Then, with a deep breath, she sent her blood work to the Mayo clinic.
A month went by. Then two, then three. It was so long Germundson thought perhaps she wasn’t a match at all. But then, in February, the clinic called and asked her to come in for more extensive testing.
“They did all sorts of tests,” Germundson said.
The tests are part of a robust program to ensure that the outcome is going to be good for both the recipient and the donor, explained Dr. Mikel Prieto, who was Ashton’s surgeon.
“We have to be confident that we are not going to hurt the donor,” Prieto told the Williston Herald. “We want the healthy person who doesn’t need surgery and is just doing this to help someone to have the confidence that they are going to have a safe surgery with no significant long-term side effects.”
Prieto said the Mayo clinic does about six kidney transplant surgeries each week. A large portion of them are kidneys that came living donors — roughly 80 percent, as compared to 20 percent nationwide.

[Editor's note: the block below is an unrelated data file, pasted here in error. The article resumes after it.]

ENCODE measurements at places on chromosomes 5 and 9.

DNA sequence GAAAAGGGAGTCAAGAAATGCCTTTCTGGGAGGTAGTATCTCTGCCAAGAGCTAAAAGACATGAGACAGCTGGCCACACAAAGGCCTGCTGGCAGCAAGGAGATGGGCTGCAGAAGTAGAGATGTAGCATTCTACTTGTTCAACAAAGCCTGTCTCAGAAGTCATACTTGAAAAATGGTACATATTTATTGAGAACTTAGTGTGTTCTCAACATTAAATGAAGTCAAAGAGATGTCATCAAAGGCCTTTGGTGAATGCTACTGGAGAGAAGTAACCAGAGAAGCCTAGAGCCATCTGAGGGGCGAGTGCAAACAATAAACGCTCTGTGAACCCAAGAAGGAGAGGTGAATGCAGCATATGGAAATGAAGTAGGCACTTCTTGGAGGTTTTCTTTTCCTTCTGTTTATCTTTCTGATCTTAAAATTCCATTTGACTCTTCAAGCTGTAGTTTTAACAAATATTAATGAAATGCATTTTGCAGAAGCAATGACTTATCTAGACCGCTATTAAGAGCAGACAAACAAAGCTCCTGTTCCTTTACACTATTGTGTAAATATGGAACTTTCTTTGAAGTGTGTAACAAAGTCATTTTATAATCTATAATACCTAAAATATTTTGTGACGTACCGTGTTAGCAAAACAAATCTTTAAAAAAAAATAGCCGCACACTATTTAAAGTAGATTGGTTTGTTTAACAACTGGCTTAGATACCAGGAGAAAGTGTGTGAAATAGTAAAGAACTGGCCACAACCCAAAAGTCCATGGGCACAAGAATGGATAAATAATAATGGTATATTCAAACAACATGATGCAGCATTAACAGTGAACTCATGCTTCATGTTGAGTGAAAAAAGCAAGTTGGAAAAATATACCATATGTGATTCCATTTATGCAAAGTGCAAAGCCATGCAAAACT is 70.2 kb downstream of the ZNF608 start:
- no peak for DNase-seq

The Mayo program is a model that is attracting attention, Prieto added. Last week, he picked up the head of a transplant program in New York, visiting the Mayo clinic to find out how they get so many living donors.
Prieto believes the extensive testing is a key element, but they also have a robust program that helps patients seek living donors from family, friends, or neighbors.
“We encourage everyone to get a living donor,” Prieto said. “That way you avoid the five-year waiting period with poor quality of life and you get a very healthy kidney from a healthy donor.”
Those who cannot find a living donor have waiting times that average five to six years, Prieto added, as there are not organ donations to go around for the number of people listed on the national registry.
The transplant surgery is generally easy on both the patients and the donor, Prieto added. The patient spends three to four days in the hospital and perhaps two to three weeks in Rochester for outpatient services. Germundson meanwhile, only had to stay a week, just to ensure there were no complications. After that she was clear to return to work, but needed to avoid lifting anything heavy for a while.